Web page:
Japanese DVD's - The Review
(September 6th 2004)
I have finally opened my box set of Japanese Red Dwarf DVD's. It was a dilemma - whether to open them or leave them sealed for posterity? If I were to do the second of these then it would have been a waste of fifty of my hard-earned pounds coins!
As Series 5 is shortly to be released on DVD in the UK, I thought it would be a good idea to open the second of the box sets and watch series 5 first. It is also my favourite of the 8 series, so that was an added bonus - and getting to watch it on DVD months before everyone else was too, a bonus.
Popping it in to the DVD drive, it starts up with a fancy animation from the DVD makers Happinet. This is followed by the well-known BBC logo found on all the Red Dwarf DVD's up to now.
The menus on the DVD's are not animated, but a static picture. Not being able to understand Japanese was a little bit of a problem, but going through each of the buttons I worked out what they did. The left-most button is to play from the start, the middle button goes to a menu to turn subtitles on or off, and the right button to go to the Episode / Scene Selection menu.
Any fan of Red Dwarf will know that Red Dwarf Series 1 to 3 were re-mastered in the late 90's, and it was Grant Naylor Productions' attempt to make Red Dwarf more appealing with new computer generated graphics and swishy effects, and in which they failed miserably with the hardcore of the shows fan base who preferred the original versions.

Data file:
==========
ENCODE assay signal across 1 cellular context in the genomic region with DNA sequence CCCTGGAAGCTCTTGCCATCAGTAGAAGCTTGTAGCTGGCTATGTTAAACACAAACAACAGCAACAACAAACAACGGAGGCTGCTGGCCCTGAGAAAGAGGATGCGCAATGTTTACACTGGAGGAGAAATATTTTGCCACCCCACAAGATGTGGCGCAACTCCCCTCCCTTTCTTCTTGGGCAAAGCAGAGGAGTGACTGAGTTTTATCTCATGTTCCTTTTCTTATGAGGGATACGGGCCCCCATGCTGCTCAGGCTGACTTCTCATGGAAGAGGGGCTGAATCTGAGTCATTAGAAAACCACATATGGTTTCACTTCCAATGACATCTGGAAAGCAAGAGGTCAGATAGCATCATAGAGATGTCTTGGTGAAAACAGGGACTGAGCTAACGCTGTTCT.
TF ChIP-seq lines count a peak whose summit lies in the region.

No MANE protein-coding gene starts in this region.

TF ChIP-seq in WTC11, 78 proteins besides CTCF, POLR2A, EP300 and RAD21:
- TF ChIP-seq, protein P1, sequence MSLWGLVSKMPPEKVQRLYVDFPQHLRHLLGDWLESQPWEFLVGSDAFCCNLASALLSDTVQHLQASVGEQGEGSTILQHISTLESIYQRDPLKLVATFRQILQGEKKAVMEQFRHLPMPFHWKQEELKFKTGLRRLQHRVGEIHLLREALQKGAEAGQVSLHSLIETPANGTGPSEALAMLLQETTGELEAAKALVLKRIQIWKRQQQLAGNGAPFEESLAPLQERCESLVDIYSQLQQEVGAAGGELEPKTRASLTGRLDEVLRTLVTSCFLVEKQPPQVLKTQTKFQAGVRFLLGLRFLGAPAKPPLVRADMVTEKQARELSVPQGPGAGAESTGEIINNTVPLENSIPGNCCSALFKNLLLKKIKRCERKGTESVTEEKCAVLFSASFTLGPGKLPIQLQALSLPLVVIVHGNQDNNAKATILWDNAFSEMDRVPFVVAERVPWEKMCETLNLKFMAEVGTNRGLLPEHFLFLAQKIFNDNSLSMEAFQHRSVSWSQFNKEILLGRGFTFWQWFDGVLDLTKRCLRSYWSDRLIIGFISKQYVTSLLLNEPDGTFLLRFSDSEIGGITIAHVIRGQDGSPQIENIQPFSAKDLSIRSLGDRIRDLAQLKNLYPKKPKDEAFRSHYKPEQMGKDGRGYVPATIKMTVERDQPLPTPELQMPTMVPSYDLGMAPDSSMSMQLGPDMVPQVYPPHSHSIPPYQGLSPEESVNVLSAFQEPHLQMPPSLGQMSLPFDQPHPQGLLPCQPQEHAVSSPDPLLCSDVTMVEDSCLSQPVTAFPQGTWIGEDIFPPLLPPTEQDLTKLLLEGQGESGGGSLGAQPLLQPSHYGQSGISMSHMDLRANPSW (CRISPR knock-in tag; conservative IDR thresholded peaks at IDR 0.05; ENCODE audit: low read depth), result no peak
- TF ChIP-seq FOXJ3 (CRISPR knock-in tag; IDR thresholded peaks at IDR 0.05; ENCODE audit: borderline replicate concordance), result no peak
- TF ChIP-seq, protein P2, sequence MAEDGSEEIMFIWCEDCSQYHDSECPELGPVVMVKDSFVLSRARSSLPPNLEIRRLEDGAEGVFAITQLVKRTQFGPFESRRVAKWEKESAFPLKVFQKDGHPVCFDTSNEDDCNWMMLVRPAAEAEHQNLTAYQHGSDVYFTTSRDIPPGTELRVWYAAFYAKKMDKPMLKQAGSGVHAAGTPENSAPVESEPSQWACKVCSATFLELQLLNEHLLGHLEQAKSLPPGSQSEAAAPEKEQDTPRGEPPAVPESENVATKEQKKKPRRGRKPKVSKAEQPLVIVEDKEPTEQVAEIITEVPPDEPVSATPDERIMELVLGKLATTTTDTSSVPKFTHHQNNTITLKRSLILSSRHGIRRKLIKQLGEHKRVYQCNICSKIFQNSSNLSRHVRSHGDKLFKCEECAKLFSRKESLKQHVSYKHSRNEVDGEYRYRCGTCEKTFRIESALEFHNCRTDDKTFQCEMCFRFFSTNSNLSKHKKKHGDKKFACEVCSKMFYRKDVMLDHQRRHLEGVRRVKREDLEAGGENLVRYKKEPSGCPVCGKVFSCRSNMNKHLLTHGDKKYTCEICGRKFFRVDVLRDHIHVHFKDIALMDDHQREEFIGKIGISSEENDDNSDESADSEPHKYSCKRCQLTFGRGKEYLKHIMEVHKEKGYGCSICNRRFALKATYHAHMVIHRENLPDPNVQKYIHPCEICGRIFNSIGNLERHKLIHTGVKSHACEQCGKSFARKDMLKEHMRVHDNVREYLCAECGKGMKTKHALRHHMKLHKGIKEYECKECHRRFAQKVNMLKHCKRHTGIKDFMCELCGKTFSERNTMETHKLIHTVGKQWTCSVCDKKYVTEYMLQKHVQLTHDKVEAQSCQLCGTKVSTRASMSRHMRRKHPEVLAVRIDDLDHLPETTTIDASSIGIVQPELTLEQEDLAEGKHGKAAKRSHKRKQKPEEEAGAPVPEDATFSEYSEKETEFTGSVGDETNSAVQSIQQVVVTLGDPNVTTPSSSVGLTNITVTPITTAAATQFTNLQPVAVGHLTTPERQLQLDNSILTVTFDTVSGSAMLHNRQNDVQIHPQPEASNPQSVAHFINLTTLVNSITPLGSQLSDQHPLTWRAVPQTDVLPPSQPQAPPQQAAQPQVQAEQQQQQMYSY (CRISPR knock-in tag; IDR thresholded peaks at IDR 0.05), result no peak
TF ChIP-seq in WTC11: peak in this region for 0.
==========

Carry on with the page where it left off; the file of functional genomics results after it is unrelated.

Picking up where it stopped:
This being said it makes the Japanese DVD's look very odd when you watch them as they are a mixture of old and new. The credits start of with a very naff looking Re-Mastered Red Dwarf Ship flying through space, then clips from the different shows - not even always the correct series. When you have the Japanese dubbing 'on' there is a voiceover over the credits but I can't tell you what he's saying. I watched the most of the episodes with the original sound.
So, what the episodes are like? Well, during the actual shows I found it very odd as sometimes small, but mostly huge whopping great big chunks have been cut out. Some cuts are not to bad, but in other places the punch lines to jokes make no sense at all because the leading lines are not there. Where they cut the lines out the audience laughter also sounds a bit false when it changes mid sentence.
Other than having various bits of dialog/scenes missing, the plus side of watching these DVD's has been that the picture and sound are digital quality. I have even noticed things that I'd not noticed on it video or television!
The closing credits are, as you would expect, in Japanese. These are not like the original credits though, they have a lyric-free theme tune, with the computer generated Red Dwarf ship flying through space in the background. On some of the shows there are Credits (names only) in Japanese, and on others there are photos of each main character on screen and a voice over - and I have no idea what he is saying?
Well that's it, I hope you enjoyed reading my article of the Japanese DVD's.